Built in the 1880s to load Alabama coal onto ships for export, Muscogee Wharf has functioned as an important landmark along the Pensacola waterfront through present day.  The wharf saw its fair share of damage from numerous hurricanes as well as various fires. The Louisville& Nashville Railroad (L&N) ceased operations in the 1950s due to significant fire damage.  Although the wharf functioned through the 1970s as a dock for barges and tugboats, the remaining structure was left to deteriorate;...

Old Wood: Testing of the Transcontinental Railroad's Woody Legacy (2019)
DOCUMENT Citation Only Chris Merritt. Elizabeth Hora. Michael Sheehan.

This is an abstract from the "POSTER Session 3: Material Culture and Site Studies" session, at the 2019 annual meeting of the Society for Historical Archaeology. Renewed interest in the Transcontinental Railroad has resurfaced with the coming arrival of the 150th Anniversary of the completion of the line on May 10, 2019. Partnering with the Bureau of Land Management's Salt Lake Field Office, the Utah Division of State History has coordinated new efforts investigating the story in and around...

Post-Construction Chinese Worker Housing on the Central Pacific Railroad: 1870-1900 (2017)
DOCUMENT Citation Only Michael Polk.

The construction of the first Transcontinental Railroad in the world, from Omaha, Nebraska, to Sacramento, California, was one fraught with difficulties, involving tens of thousands of workers. When it was completed in May 1869, the Central Pacific Railroad (CPRR) portion of the line, between Ogden, Utah and Sacramento, California, retained many ethnic Chinese workers for operations and maintenance work. Housing for workers during construction was not consistent, however after construction the...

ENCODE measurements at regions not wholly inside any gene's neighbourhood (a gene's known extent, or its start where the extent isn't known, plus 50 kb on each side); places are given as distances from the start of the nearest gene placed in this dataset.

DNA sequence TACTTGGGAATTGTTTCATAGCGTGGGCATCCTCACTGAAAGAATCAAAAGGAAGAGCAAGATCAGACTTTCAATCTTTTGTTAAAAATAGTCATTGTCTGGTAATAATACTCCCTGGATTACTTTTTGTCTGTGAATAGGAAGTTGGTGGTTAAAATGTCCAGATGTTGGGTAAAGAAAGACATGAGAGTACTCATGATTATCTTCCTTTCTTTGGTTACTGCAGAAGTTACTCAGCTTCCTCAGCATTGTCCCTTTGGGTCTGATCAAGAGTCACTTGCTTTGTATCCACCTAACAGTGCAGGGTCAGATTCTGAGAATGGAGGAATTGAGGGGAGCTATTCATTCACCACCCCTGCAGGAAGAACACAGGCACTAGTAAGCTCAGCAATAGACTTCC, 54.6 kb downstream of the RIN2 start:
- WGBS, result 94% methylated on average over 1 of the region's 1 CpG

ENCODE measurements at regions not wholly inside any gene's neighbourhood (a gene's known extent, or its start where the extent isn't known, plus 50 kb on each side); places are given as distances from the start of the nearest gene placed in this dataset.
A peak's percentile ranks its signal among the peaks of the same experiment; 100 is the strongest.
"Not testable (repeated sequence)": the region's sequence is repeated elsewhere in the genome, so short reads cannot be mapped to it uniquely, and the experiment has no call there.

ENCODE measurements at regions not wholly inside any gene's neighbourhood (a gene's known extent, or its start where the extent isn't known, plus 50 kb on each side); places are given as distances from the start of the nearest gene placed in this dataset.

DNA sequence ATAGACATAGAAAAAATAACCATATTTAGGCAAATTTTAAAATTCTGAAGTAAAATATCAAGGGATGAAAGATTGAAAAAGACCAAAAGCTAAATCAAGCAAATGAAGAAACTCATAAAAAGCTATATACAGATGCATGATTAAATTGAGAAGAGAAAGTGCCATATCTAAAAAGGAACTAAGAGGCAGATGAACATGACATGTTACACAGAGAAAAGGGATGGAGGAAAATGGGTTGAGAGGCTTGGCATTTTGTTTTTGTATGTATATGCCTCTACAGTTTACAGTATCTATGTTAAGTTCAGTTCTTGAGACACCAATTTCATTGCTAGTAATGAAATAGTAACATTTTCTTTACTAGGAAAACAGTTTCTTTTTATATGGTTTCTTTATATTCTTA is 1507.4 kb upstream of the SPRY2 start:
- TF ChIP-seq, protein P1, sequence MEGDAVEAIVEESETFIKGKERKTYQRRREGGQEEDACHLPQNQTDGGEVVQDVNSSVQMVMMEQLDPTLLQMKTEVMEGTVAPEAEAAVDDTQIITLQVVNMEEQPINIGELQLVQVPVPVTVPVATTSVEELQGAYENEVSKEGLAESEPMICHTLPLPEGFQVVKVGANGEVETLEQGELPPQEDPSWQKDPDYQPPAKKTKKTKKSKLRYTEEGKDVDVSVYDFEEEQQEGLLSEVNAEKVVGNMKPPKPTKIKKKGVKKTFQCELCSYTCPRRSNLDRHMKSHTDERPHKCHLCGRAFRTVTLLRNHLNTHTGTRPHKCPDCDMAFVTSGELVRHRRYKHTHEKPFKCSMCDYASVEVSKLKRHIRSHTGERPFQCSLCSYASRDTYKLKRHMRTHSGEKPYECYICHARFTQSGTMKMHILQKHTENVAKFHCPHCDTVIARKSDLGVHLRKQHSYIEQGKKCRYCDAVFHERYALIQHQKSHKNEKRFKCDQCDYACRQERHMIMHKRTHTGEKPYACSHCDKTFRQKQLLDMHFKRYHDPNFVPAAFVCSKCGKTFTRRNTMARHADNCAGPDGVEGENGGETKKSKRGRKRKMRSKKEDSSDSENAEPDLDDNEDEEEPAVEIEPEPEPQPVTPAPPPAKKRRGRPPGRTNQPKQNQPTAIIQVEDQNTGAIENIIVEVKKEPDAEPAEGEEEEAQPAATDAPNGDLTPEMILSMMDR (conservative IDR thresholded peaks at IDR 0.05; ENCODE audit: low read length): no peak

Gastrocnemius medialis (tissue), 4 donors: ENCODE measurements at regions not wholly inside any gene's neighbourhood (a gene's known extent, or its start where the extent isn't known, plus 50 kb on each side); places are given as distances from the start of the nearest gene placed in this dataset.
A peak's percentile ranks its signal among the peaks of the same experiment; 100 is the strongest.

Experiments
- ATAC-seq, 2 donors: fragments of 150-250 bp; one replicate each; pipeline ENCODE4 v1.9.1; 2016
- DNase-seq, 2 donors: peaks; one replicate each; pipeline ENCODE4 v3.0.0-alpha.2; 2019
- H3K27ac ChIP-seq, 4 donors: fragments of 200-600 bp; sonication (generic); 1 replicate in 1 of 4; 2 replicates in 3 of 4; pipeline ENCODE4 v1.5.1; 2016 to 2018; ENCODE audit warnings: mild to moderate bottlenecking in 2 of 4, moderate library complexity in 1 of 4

Railroads, America, and the Formative Period of Historical Archaeology: A Documentary and Photographic Investigation into the Historic Preservation Movement (2016)
DOCUMENT Citation Only Lauren Alston Bridges.

The twentieth century, the formative period of historical archaeology, is marked by an ideological shift from the fervent consumerism and industrialism of the nineteenth century, towards a growing institutional concern for the nation’s finite natural and historical resources. A focused case study of twentieth century railroad stations highlights various themes pertinent to the discussion of the role of historical archaeology in the Historic Preservation Movement, which focuses on preservation...

The Road to Wealth: How the EP & NE Railroad Changed New Mexico (2017)
DOCUMENT Citation Only Rachel Feit.

The EP & NE rail system in New Mexico was built between1898 and 1903. This railroad system immediately became a critical economic force, opening an uninhabited frontier of deserts and mountain forests to exploitation. The EP & NE system also comprised an immense sociopolitical machine that controlled vast lands, timber and mineral resources, water rights, and towns. This talk discusses the historical context for the railroad, and its impact on the settlement of eastern New Mexico. Archeological...

What Have We Here?: Discovery at the UTA District Depot Project in Salt Lake City, Utah (2016)
DOCUMENT Citation Only Stephanie E. Lechert.

In July 2014, the construction of the Utah Transit Authority’s Depot District Service Center project in downtown Salt Lake City, Utah, uncovered foundations and associated cultural materials from the historic Denver & Rio Grande Western Railroad train maintenance facilities (42SL718). Initially, the foundations provided far more questions about how the rail facility evolved than they answered. Subsequent monitoring and archaeological data recovery uncovered several incarnations of the rail...